Buckie, s. glaickey, buggyl, (clesp. M^- 
Buckle, v. dy ghlaickey, dy chlespal. 
Buckler, s. scape, eilley-chaggee. 
Buckthorn, «. bossan-vreeshey. Cr, 
Buckthorn, s. drine. C. 
Bud, s. foghan; blaa, (yn chied ylaa; C) 
Bud, v. dy ymmyrkey duillagyn, dy vlaa- 

Budge, v. dy gbleashagh; dy chorraghey. 
Budget, s. poagey-naight. 
Burp, ». crackan, (shea tarroo feie. C.) 
Bupealo, *. boafeie, dowfeie, dow-oayldey, 
Bufpet, s. bassag, labb, builley, polt. 
Buffet, s. gliassag, koir. 
Buffet, v. dy vwoailley lesh y doaru. 
BuFFETER, *. builteyr. 
Buffoon, s. gamshoge, gannider. 
Buffoonery, *. gamshogys, gamman; 

Bug, s. keint dy charthan gientyn ayns 

shenn stoo-thie. C. 
Bugbear, *. boaggane-ghoa, bnggane; doll- 

Buggy, a. cartKanagh, meeillagh. 
BuGLEHORN, *. caym-heilg; cayrn-chag- 

gee. C. 
Build, v, dy hroggal; dy yannoo. 
Builder, ». masoonagh. 
Building, s. masoonys; thie. 
Bulb, s. ftaue oohagh, ( fraue chramman- 
agh, C); 




BuLBOFS, a. franeagh; oohagh. 

Bulge, v. dy scoltey, dy eayeley, dy osley. 

Bulk, s. mooads, thummid. 

BuLKiNESS, s. thummid, mooadys, mooarid. 

BULKT, a. mooadagh, thummidagh. 

Bull, s. tarroo. 

Bull-baiting, *. tarroo raipit ec moddee. 

Bull-dog, s. moddey-harroo. 
Bull-finch, s. corcan-cheylley. 
BuLL-HEAB, s. luone-tarroo; (kione-hram- 

man. C.) 
BuLLACE, «. airnag, aim. 
BuLLARD, s. tarroo-gheyill. Cr. 
Bullet, s. bullad. 
Bulling, «. er-dheyr. 
Bullion, «. airh ny argid ass y veayn gyn- 

Bullock, s. dow-vart, dow. 
BuLLT, s. posiyr; fer-chione-lajeragh 
BuLEUSH, s. shuiu-vooar; leaghyr, cliog- 

agh Exodus ii. 3. 

Bulwark, s. boalley-chlagh. 

Bum, s. jerrey, yn thoin. 

Bump, v. dy pholtey; dy Twoailley noi-ry- 

Bump, s. crontj att, troggal; labb; ( droun. 

Bumpee, s. cappan-lane, gless roie harrish; 

Bumpkin, *. book-ghoayr, bock-vonyran, 

thoot ; juilean. 
Bunch, s. crouw; doss, dossan; kessiag. 
Bunch-backed, a. dronnagh, crottagh. 
BuNCHT, a. tomanagh, dossanagh. 
Bundle, s. kiaugle-chionnan, bart. 
Bundle, ti. dy chiangley, dy yannoo seose 

Bung, «. jeigh-viiUag. C. 
Bung, v. dy yeigh soose towl. C. 
Bung-hole, s. beeal-vuUag. 
Bungle, v. dy vurtaghey, dy yannoo red- 

erbee staghyfiagh, dy yannoo neuyesh. C. 
Bungle, s. staghyllys, neuyeshid. 
BtTNGLEE, *. milleyder. 
BuNN, s. soddag. 
BuNNioN, s. nddan, beark. 
Bunting, ». ushag-roauyr-ny-hoam. 
Bunting, i. fillip-ny-kempey, fillip-ny-ken- 

nipey. M. 
Buot, s. bwce, mollag, cowrey-Tarrey. 
Buoy, v. dy floddey, dy naaue. 
Buoyancy, ». mollagid, naanid, floddey. 
Buoyant, a. mollagagh, troggallagh. 
BuoT-LiNE, s. thow. Cr.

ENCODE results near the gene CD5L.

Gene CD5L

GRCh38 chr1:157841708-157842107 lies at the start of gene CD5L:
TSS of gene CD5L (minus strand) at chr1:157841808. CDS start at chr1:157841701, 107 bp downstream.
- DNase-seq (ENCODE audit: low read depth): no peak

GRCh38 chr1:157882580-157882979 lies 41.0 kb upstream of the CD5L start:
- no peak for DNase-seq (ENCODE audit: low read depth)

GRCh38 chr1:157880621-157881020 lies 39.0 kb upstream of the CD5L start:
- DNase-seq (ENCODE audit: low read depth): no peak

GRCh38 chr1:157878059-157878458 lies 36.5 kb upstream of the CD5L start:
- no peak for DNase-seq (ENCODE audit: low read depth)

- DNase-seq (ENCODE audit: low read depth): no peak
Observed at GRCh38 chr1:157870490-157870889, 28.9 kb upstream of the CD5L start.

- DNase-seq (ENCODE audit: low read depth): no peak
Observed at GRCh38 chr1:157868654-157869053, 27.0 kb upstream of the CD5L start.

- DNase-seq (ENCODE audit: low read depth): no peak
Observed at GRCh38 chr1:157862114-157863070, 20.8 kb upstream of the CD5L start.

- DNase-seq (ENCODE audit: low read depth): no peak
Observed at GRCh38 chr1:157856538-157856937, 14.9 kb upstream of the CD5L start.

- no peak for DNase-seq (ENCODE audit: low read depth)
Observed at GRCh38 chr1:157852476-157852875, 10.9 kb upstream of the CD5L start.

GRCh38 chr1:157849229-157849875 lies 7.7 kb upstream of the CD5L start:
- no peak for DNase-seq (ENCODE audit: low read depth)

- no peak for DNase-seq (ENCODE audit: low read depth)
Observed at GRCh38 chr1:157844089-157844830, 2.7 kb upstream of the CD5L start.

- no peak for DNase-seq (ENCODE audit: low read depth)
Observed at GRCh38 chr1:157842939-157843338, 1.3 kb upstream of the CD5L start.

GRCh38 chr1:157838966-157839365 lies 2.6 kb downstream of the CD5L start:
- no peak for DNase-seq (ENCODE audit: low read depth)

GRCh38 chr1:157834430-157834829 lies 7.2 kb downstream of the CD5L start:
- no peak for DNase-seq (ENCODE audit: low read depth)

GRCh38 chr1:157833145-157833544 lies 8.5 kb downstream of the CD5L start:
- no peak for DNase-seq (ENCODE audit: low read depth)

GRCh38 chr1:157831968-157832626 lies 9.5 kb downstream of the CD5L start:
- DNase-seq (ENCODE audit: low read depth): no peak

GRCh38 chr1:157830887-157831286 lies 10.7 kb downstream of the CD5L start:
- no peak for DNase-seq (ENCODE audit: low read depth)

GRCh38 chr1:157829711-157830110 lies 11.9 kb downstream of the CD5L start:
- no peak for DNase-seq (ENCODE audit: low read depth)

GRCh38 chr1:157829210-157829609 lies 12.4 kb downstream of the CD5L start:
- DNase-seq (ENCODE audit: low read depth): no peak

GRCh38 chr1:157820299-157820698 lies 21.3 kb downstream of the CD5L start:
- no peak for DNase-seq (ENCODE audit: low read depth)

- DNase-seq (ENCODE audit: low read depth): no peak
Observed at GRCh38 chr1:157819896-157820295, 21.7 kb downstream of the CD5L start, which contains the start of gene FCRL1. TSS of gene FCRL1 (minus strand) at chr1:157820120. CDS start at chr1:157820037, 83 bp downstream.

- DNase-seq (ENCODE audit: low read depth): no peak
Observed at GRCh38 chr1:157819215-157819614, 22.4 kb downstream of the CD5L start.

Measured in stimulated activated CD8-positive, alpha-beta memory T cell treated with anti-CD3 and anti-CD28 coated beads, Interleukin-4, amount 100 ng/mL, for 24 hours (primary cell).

Bur, s. bollan-ghoa. 
BuBDEN, *. errey, bart, laad. 
BuEDEN, V. dy chur bart er, dy chur laad 

er; dy Ihie trome er. 
BuEDENEK, s. errey der, eiTagher; laader. 
BuEDENSOME, fl. erragh, laadagh, trome. 
BuEDENsoMENESs, s. trimmid, laadyt. 

BiTBDOCK, s. bollan-ghoa. 

Bureau, «. kishtey. 

Burgage, *. ard-valjys. M. 

BurOess, suHctHEit, s. theay-valley-rooar, 

sleih ny malley la vondeishyn oc 'sy voayl. 
BuEGH, s. bailey. 

Burglary, «. brishey-thie 'syn oie, maarlys. 
Burgomaster, s. reiltagb bailey chorporagh. 
Bueial, s. oanluckey. 
Burlesque, s. grindeyrys; aittys; craid. 

(gannidys. C.) 
Burlesque, v. dy yannoo gamman, dy 

ghrindeyragbey, dy chraidey. 
Burliness, s. mooadys, thummid. 
Burlt, u. mooar. 
Burn, v. dy lostey, dy ghaahghey, dy ve er 

Burn, s. lostey ; gred; scoaldey. 
•Burning-glass, *. gless-loshtee. 
Burnish, o. dy yannoo sollys. 
Burnisher, s. soUysser. 
Burrow, s. towl-chonning. 
Burrow, ». dy yannoo tnill myr conning. 
Burr, s. blebbin-ny-gleaysh. 
Bursar, *. fer-ny-sporran, reilt^h argid 

Burse, s. thie-vargee, boayl-varghan. 
Burst, v. dy scoltey, dy scoltey veih-my- 

Burst, part, ' sceilt,; brisht; raipit ass 

y cheilley. 
Burst-wort, s. Ihnss-y-iyptar. 
Burt, v. dy oanluckey. 
Bush, s. skeaig, thammag, dossan, kessiag. 
Bushel, s. kiare chishanyn, tubhag. 
Bushy, a. thammagagh, skeaigagh, doss- 

BusiNESS,*. nhee, keird, obbyr; (eilkiu. C) 

Busk, s. craue-whayl ayns bouin vraane. C. 

Buskin, i.oashyr-voynnee, boadrym. 

Buss, «. cophag, paag; baatey-eeastee. 

Bust, s. jalloo, (caslys dooinney gys y 
ch^eeau. C. 

Bustaed, *. tnrkee-feie. C. 

Bustle, v. dy Toirey, (dy re ayns siyr. C.) 

Bustle; s. (musthaa, Cr') tharmane; siyr. 

Bustler, «. boirane. 

Bustling, a. tarroosagb, speeineydagh. 

Busy, a, tarroogh, doccaragh, ghion ec ob- 

Bust-body, s. perkin. 

But, conj. agh; nagb; mannagb. 

BuT-END, i. bun, sthoc, cass. 

Butcher, s. buitghoor. 

Butcher, v. dy vnitshoorys; dy Tarroo. 

Butcher's broom, ». holUn. (dewil. 

Butcherly, adv. dy buitghooragh; dy 

Butchery, *. buitghoorys. 

Butt, s. cowrey. 

Butt, «. saagh-feeyney. C.